The Court of Appeal held that Fenner was not entitled to set off its claim for damages from WDA against monies owed to its current landlord, Edlington and so, in essence, has restricted the law of set–off to circumstances where the tenant’s claim and liability is against the current landlord. The decision not to extend a tenant’s right of set–off any further should be viewed as a welcome development for commercial landlords. A tenant who wants the right to set-off a damages claim arising from a breach by a former landlord against its ongoing liability to make payments under the lease will need to make sure that it has an express contractual right allowing for this in the lease.
Pointon York Group PLC v Ann Doreen Poulton  EWCA Civ 1001
If a business tenant wants to rely on the statutory right to renew a lease at the end of its term, then it must be in occupation of the demised premises for the purposes of a business, within the meaning of section 23 of the Landlord and Tenant Act 1954 (the 1954 Act). This case concerned the degree of occupation that a tenant had to prove in order to satisfy section 23, where a sublease it had granted had expired but it had not resumed full occupation of the premises immediately before its own lease expired.
The landlord had granted the tenant a head lease of a suite of offices and parking spaces. In turn, the tenant had sub-let the office space. That sublease terminated three days prior to the termination date of the head lease. The tenant did not sublet the parking spaces and continued to use these in connection with its retained office space. A month before the sublease was due to expire, the tenant notified the landlord of its intention to re-occupy the sublet offices once the subtenant had vacated. In the threeday period following expiry of the sublease, the tenant’s representative visited the premises in order to plan its reoccupation and to check on the redecoration that the subtenant was obliged to carry out. During this time, the tenant’s employees continued to use the car parking spaces.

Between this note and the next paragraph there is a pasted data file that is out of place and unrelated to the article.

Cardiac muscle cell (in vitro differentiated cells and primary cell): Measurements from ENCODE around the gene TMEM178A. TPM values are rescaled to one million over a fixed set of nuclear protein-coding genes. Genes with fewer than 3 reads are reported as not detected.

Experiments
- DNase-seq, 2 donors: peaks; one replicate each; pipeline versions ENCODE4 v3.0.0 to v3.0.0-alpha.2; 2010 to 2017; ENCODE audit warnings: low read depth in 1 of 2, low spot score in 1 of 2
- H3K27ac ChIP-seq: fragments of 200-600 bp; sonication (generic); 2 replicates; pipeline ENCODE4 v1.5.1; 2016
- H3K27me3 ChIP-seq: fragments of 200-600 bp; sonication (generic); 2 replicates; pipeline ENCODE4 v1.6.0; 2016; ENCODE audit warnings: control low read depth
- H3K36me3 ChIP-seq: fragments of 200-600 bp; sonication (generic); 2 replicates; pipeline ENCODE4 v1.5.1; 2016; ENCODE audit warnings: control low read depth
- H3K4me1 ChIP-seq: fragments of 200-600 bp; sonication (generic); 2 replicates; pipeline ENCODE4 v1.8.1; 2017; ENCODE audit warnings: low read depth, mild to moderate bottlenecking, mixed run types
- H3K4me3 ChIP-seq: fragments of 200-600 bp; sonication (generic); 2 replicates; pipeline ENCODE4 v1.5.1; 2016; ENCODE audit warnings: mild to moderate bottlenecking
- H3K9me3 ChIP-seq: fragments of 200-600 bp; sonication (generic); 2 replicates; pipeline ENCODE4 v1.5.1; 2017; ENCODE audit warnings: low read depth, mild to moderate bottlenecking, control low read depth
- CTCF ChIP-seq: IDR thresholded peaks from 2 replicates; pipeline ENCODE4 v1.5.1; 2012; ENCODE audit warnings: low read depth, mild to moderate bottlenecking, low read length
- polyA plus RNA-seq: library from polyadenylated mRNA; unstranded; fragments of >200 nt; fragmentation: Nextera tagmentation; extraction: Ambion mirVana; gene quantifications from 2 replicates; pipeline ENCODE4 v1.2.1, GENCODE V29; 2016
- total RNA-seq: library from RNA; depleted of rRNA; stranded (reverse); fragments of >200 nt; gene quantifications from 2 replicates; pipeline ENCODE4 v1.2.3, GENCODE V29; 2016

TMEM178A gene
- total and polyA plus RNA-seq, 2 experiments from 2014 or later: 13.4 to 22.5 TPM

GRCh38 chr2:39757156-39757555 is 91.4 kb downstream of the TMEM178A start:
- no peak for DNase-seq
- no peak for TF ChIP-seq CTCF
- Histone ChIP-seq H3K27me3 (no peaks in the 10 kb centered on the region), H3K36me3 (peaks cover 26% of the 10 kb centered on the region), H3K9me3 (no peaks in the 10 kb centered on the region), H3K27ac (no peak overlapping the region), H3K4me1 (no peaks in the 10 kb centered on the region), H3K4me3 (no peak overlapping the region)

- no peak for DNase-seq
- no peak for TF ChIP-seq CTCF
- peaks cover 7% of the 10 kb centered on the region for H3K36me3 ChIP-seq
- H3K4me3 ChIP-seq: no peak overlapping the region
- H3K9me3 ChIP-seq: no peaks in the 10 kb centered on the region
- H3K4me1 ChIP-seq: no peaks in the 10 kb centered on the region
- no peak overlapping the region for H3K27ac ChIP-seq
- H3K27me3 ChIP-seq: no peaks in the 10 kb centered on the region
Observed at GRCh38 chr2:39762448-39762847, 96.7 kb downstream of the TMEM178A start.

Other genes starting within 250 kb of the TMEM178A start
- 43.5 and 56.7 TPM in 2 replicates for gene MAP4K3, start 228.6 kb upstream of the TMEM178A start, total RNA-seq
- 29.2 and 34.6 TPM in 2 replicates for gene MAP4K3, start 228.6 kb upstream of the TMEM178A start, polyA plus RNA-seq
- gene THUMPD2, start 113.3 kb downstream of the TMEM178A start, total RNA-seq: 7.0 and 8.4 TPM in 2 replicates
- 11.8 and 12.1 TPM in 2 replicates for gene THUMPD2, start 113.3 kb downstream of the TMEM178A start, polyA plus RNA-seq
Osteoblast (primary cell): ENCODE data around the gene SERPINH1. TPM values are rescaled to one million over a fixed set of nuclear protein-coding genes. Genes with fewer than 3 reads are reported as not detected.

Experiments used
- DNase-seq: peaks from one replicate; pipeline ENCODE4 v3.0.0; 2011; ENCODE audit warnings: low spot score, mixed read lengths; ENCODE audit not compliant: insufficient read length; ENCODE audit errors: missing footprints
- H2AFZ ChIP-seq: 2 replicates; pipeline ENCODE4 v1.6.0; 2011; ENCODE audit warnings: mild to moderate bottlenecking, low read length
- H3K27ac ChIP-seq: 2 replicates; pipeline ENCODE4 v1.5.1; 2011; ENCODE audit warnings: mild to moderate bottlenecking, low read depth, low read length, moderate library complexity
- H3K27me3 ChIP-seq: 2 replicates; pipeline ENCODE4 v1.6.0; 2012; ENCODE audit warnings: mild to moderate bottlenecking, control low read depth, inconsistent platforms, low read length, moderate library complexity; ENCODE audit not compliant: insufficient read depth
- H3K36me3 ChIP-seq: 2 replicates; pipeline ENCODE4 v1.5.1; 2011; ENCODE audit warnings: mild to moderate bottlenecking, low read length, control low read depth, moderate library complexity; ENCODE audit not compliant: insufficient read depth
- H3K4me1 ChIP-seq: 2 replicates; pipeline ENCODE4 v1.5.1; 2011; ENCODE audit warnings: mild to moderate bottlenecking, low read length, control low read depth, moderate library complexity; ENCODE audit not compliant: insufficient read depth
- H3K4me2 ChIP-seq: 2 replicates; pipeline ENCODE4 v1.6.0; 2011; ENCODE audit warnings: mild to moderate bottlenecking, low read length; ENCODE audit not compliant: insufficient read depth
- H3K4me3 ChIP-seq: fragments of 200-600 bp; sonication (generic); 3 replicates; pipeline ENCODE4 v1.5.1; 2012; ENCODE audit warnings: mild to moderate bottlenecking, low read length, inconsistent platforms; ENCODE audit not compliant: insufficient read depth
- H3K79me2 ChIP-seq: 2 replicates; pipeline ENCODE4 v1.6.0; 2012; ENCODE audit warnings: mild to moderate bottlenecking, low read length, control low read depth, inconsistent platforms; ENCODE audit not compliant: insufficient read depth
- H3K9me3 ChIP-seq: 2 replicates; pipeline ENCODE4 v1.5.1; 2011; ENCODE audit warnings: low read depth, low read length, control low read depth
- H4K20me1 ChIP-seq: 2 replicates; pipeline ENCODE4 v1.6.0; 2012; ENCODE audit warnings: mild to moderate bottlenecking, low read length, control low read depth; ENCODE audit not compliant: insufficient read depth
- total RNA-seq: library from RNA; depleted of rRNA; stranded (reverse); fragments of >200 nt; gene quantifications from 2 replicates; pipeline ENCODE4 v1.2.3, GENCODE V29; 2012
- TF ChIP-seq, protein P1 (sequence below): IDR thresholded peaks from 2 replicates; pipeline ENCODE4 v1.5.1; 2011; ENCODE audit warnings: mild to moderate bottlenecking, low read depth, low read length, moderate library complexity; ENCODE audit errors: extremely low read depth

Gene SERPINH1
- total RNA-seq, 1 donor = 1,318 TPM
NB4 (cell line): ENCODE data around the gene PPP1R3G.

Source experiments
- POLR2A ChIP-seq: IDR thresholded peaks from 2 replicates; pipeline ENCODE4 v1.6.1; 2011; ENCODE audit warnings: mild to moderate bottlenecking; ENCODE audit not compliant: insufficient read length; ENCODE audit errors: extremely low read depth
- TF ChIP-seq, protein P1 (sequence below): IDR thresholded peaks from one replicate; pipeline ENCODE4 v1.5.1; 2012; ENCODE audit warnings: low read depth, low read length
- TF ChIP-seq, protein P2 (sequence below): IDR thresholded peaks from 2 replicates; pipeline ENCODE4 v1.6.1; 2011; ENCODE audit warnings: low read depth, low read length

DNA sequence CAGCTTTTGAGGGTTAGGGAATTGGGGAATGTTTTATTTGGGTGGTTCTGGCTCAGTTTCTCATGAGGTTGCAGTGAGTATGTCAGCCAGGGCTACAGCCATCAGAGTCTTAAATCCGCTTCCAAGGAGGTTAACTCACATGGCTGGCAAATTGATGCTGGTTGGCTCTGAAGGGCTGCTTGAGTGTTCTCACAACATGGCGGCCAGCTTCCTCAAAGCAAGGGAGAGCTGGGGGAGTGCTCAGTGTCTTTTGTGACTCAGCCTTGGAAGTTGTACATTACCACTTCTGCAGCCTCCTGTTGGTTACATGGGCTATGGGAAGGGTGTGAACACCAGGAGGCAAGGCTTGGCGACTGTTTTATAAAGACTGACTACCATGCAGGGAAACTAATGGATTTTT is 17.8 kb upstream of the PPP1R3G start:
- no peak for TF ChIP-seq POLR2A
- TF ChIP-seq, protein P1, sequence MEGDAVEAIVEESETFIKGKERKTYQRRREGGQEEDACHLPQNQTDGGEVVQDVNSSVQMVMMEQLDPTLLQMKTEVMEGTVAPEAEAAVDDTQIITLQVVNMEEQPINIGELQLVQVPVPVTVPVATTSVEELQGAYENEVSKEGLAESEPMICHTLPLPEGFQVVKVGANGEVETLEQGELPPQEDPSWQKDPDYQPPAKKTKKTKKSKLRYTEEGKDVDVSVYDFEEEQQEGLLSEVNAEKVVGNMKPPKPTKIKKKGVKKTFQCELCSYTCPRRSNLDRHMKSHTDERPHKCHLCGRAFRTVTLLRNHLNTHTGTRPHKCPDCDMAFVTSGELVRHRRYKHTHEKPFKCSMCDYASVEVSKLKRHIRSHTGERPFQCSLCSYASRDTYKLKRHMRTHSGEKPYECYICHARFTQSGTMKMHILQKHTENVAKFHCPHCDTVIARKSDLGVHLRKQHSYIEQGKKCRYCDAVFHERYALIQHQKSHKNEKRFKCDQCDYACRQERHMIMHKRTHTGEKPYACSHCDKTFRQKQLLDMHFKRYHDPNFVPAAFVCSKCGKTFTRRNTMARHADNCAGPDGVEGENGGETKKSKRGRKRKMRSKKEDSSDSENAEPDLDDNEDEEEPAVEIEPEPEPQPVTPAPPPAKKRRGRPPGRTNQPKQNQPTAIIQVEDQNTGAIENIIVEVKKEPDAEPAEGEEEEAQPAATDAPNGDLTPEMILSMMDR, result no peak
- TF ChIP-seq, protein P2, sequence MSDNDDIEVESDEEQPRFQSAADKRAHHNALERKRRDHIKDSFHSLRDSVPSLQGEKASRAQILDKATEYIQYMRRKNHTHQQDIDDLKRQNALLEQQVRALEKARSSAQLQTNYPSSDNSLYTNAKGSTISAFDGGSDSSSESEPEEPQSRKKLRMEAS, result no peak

As soon as the head lease terminated, the landlord changed the locks at the premises, preventing access and clamped a number of cars in the car parking spaces. When the tenant made an application to the court for a renewal tenancy in reliance on the provisions of the 1954 Act, the landlord argued that it did not qualify for protection because it had not been in occupation of the premises for business purposes at the end of the head lease term. On appeal, the Court of Appeal decided that the parking spaces amounted to “premises” for the purposes of section 23 and could be “occupied for the purposes of a business”. It found that this tenant was in occupation of the spaces but that the question of occupation will be a matter of fact and degree in every case.
The court also decided that the tenant had done enough to establish “occupation” of the offices themselves in the three days following expiry of the sublease. It said that it was sufficient for premises to be used in a way that was incidental to the ordinary course of the business, provided they were not used by any other business occupier and not for any non–business purpose.
The repercussions of this decision may prove significant, given the degree of flexibility which this case appears to afford tenants who need to prove “occupation” in order to qualify for the protection of the 1954 Act. It may make it much harder for landlords to determine what tenants intend to do at the end of their lease terms, where they have not given any express notice of that intention.
An important case - the “Powerhouse” case - may go before the Court of Appeal in early 2007 (although that remains to be seen). It concerns an issue that potentially gives rise to great concern for commercial landlords. The electrical goods retailer Powerhouse, is seeking to extricate itself from a number of unprofitable leases through the use of a company voluntary arrangement (“CVA”) under which its parent company guarantee will also be released. The landlords of the leases have challenged the CVA. If the Court of Appeal were to sanction the use of a CVA in these circumstances, landlords may face a proliferation in the number of tenants seeking to wriggle out of their lease obligations through this mechanism, by obtaining the consent of the necessary 75% of their creditors by debt value, present and voting at the creditors’ meeting. Needless to say, if this does reach the court, then the decision is eagerly anticipated.